What is spiritual abuse?
First, let’s start with abuse itself. What exactly is abuse? It’s a broad term meaning to harm or injure someone. A person can be abused in many ways, including physically, sexually, verbally, psychologically, and financially. An abusive relationship is a relationship in which someone is exploiting their power in the relationship to hurt the other person.
Spiritual abuse can also be physical, sexual, verbal, etc., but it’s done through a spiritual relationship. A person with spiritual authority or power is able to use that leverage to exploit another person’s trust and vulnerability. The person in power dominates them in some way to get what they want.
“A person with spiritual authority or power is able to use that leverage to exploit another person’s trust and vulnerability.”
In a conversation with Christian author Teasi Cannon, a survivor of spiritual abuse, she explained to me the role that doctrine can sometimes play. A person can wield religious doctrines in a way that abuses people. An obvious way this can be done is through teaching false doctrine which leads people to destruction, both in this life and the next. A more subtle way doctrine can abuse is when the doctrine itself may be biblical but is being used in an abusive, manipulative way. For example, a spiritual leader might try to suppress all dissent by strategically planning a sermon series condemning gossip or by pulling a verse like 1 Samuel 26:9 out of its context as if pulling a sword from its sheath: “Who can lay a hand on the Lord’s anointed and be guiltless?”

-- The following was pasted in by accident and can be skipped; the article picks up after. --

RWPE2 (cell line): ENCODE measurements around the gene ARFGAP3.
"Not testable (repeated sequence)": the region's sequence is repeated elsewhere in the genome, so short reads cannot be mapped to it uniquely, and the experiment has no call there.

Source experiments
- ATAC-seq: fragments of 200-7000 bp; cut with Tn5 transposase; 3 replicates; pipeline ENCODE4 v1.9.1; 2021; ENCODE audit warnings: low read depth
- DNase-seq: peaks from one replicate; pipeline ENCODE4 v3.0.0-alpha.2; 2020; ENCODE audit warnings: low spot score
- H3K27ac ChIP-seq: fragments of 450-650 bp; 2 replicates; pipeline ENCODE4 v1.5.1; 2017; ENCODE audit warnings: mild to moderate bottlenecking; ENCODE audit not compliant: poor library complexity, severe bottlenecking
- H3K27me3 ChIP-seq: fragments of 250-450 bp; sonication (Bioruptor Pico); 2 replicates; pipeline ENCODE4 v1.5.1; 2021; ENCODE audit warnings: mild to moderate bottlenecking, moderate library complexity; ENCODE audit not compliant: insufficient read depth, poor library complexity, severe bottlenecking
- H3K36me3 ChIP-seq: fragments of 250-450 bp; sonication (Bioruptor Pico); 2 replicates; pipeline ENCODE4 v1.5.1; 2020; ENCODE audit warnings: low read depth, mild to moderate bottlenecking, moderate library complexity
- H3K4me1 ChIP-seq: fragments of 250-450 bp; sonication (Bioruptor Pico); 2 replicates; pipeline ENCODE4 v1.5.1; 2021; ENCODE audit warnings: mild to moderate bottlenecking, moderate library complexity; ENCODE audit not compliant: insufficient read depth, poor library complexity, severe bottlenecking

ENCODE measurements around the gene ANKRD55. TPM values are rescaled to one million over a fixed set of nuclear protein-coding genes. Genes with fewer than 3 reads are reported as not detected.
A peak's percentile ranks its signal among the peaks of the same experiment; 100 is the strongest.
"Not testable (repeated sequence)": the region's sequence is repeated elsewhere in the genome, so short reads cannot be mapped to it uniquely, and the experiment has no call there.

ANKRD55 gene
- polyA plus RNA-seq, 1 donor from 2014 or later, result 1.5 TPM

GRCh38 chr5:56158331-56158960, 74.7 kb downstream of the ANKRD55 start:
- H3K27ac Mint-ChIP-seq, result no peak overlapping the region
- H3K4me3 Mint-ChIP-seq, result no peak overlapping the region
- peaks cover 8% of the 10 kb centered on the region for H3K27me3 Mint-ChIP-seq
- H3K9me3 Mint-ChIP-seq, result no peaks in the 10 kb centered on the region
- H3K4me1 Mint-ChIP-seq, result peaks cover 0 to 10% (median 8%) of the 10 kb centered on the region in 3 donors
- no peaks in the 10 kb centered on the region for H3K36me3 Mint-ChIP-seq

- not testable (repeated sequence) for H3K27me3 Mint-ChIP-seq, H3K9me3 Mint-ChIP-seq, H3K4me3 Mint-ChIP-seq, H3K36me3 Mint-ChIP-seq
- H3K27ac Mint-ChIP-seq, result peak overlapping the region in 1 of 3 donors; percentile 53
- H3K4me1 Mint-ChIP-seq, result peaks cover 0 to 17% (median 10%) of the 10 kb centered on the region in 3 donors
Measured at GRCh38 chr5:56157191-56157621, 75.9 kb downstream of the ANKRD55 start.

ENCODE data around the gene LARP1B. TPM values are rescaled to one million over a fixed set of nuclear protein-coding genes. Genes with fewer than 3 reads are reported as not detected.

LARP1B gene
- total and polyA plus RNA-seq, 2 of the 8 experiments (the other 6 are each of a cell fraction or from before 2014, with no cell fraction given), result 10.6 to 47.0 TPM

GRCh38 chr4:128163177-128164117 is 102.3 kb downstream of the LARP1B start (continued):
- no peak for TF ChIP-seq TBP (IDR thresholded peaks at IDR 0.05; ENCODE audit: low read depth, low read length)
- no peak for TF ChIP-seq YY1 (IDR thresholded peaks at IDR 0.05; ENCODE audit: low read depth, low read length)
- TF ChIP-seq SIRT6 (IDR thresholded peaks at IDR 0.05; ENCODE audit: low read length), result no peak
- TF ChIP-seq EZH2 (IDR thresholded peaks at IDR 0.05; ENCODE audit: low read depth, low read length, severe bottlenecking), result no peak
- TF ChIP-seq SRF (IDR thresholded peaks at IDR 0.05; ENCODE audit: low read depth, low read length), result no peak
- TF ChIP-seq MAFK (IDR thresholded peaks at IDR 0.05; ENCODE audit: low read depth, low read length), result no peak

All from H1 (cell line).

What is spiritual abuse not?
As multifaceted as spiritual abuse is, it would be unfair to call any and every form of hurt that comes from a church “spiritual abuse.” Plenty of Scriptures can feel painful when we consider their implications, for example, verses that condemn sin and describe judgment. A hallmark of progressive Christianity is to intentionally reinterpret passages which have caused people hurt, whether the hurt was caused by people misusing the Scripture or by people simply believing and teaching what the Scripture means. Is it spiritually abusive, for example, to teach what the Bible says about sexual ethics, knowing that it can be painful for people living outside biblical teachings to hear?
Cannon helped me think through the difference between appropriate pain and abusive pain. She described two scenarios: If I go to the dentist for a root canal and experience discomfort from the procedure, that’s pain but not abuse. Yet, if I go to the dentist for a root canal, and the dentist jabs me over and over with the numbing anesthesia to get a thrill, that’s abuse. In the same way, biblical doctrines can be offensive, but if taught in a biblical way, they are for our good. Abuse happens when a person wields biblical doctrine or spiritual authority to manipulate, dominate, deflect, or direct the narrative in his or her favor—whether it’s meant to inflate an ego or gratify a lust or protect a reputation.